|Molar mass||125.966 g/mol|
|Melting point||−93.78 °C (−136.80 °F; 179.37 K)|
|Boiling point||−84.6 °C (−120.3 °F; 188.6 K)|
|Solubility in water||hydrolysis|
|Molecular shape||trigonal bipyramidal|
|Dipole moment||0 D|
|EU Index||Not listed|
|Other anions||Phosphorus pentachloride
|Other cations||Arsenic pentafluoride
|Related compounds||Phosphorus trifluoride|
|Except where noted otherwise, data are given for materials in their standard state (at 25 °C (77 °F), 100 kPa)|
|(what is: / ?)|
Single-crystal X-ray studies indicate that the PF5 molecule has two distinct types of P−F bonds (axial and equatorial): the length of an axial P−F bond is 158.0 pm and the length of an equatorial P−F bond is 152.2 pm. Gas-phase electron diffraction analysis gives similar values: the axial P−F bonds are 158 pm long and the equatorial P−F bonds are 153 pm long.
Fluorine-19 NMR spectroscopy, even at temperatures as low as −100 °C, fails to distinguish the axial from the equatorial fluorine environments. The apparent equivalency arises from the low barrier for pseudorotation via the Berry mechanism, by which the axial and equatorial fluorine atoms rapidly exchange positions. The apparent equivalency of the F centers in PF5 was first noted by Gutowsky. The explanation was first described by R. Stephen Berry, after whom the Berry mechanism is named. Berry pseudorotation influences the 19F NMR spectrum of PF5 since NMR spectroscopy operates on a millisecond timescale. Electron diffraction and X-ray crystallography do not detect this effect as the solid state structures are, relative to a molecule in solution, static and can not undergo the necessary changes in atomic position.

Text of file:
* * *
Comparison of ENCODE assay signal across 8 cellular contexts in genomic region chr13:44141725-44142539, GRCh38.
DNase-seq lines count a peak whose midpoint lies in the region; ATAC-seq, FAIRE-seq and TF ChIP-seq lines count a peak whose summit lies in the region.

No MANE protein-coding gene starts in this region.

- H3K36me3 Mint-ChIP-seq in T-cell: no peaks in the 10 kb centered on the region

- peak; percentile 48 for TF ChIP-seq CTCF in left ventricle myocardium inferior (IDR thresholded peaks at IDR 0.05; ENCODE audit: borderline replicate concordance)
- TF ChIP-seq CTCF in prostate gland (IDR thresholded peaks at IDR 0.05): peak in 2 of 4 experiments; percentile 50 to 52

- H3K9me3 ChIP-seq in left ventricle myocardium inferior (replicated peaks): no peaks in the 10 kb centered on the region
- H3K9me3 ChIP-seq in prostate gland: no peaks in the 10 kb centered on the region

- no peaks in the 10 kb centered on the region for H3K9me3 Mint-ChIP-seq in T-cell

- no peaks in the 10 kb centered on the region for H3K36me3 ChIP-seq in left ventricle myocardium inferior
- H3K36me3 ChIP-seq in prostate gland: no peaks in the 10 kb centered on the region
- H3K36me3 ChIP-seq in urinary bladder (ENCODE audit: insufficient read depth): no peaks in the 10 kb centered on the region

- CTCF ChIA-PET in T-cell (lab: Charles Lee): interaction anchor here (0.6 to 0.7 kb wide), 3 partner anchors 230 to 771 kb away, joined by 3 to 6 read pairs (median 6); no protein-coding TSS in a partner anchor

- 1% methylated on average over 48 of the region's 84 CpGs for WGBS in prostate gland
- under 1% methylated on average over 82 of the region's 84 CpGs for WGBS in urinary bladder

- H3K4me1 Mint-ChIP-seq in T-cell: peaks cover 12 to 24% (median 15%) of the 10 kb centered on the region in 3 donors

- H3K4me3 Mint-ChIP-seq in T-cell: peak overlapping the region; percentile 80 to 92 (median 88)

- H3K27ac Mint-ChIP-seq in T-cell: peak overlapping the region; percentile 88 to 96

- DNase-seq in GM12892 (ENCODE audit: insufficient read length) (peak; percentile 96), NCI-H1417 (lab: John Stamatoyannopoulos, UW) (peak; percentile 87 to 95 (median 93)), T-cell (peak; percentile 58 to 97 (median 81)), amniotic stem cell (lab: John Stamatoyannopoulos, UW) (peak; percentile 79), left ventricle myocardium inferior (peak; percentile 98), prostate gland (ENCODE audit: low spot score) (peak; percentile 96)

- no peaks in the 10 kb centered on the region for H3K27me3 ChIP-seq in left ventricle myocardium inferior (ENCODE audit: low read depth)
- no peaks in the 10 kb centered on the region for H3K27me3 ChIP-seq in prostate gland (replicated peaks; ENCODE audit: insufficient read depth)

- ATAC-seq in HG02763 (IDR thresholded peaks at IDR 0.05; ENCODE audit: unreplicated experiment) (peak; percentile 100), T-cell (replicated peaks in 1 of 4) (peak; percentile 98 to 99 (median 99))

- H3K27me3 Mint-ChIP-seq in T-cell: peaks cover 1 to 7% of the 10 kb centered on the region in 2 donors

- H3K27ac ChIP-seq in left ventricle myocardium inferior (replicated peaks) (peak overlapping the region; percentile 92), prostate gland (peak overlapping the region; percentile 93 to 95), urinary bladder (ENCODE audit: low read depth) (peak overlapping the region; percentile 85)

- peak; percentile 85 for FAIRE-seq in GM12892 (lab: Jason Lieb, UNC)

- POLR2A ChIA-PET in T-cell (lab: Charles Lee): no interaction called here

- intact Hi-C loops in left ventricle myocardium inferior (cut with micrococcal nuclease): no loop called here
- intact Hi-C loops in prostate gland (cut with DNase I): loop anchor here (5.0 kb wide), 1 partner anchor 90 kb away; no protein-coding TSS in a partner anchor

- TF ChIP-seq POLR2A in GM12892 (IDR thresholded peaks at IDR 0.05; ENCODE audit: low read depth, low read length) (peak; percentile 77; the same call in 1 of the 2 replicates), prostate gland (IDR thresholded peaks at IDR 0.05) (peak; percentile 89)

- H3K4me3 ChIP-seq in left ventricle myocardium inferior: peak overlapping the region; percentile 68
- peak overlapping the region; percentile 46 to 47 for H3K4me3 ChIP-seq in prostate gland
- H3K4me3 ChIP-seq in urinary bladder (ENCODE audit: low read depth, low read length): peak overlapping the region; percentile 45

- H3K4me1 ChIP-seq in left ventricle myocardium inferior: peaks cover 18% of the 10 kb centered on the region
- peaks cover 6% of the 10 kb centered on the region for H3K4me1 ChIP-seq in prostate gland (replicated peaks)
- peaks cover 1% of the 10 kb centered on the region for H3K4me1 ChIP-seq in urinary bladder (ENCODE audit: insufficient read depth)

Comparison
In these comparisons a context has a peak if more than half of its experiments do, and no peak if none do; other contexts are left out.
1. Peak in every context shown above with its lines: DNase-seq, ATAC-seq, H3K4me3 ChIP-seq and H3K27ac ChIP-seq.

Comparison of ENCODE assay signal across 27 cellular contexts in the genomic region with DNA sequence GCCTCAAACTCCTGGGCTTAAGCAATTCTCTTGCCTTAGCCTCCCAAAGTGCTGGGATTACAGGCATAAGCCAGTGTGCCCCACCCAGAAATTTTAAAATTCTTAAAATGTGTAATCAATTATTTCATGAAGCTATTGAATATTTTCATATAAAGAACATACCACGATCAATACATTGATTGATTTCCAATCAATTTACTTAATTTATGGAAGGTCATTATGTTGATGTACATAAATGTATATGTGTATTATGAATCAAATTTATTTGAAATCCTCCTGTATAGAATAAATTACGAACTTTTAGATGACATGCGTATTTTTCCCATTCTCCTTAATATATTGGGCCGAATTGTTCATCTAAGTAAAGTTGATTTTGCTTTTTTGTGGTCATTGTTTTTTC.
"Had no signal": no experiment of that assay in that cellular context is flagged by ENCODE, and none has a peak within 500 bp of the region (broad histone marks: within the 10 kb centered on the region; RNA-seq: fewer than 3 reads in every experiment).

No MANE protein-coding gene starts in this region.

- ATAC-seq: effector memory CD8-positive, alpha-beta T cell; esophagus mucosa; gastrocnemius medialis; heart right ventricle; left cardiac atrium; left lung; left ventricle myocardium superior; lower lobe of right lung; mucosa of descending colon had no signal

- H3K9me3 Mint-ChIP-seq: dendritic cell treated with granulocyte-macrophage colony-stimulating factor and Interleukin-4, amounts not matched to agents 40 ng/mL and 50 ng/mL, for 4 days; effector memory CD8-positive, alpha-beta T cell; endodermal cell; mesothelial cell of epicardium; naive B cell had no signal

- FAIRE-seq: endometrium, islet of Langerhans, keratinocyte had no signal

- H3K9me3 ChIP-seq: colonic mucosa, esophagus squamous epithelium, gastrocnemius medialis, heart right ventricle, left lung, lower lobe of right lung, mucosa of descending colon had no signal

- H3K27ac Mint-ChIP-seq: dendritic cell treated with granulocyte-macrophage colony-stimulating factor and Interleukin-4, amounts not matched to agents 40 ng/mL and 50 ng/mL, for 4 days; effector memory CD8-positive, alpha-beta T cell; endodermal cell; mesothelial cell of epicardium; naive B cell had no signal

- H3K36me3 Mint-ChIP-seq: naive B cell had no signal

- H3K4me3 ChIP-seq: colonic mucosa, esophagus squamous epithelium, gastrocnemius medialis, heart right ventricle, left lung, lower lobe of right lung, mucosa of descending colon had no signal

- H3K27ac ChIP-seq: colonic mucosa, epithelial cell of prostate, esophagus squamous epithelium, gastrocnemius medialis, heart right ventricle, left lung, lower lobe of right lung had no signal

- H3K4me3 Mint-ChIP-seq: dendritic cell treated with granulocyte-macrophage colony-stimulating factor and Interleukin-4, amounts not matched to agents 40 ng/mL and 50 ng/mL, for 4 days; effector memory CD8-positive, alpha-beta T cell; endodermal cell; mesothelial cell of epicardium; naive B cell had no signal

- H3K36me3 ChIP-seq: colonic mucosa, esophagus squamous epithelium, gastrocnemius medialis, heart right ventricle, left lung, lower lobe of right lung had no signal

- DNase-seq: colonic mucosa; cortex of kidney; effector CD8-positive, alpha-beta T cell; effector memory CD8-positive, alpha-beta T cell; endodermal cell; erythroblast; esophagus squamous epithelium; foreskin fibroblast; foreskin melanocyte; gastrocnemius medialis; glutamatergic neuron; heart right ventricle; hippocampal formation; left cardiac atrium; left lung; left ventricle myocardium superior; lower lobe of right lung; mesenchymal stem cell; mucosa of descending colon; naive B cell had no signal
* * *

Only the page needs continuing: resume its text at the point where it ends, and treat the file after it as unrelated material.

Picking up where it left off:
- Greenwood, Norman N.; Earnshaw, Alan (1997). Chemistry of the Elements (2nd ed.). Butterworth-Heinemann. ISBN 0080379419.
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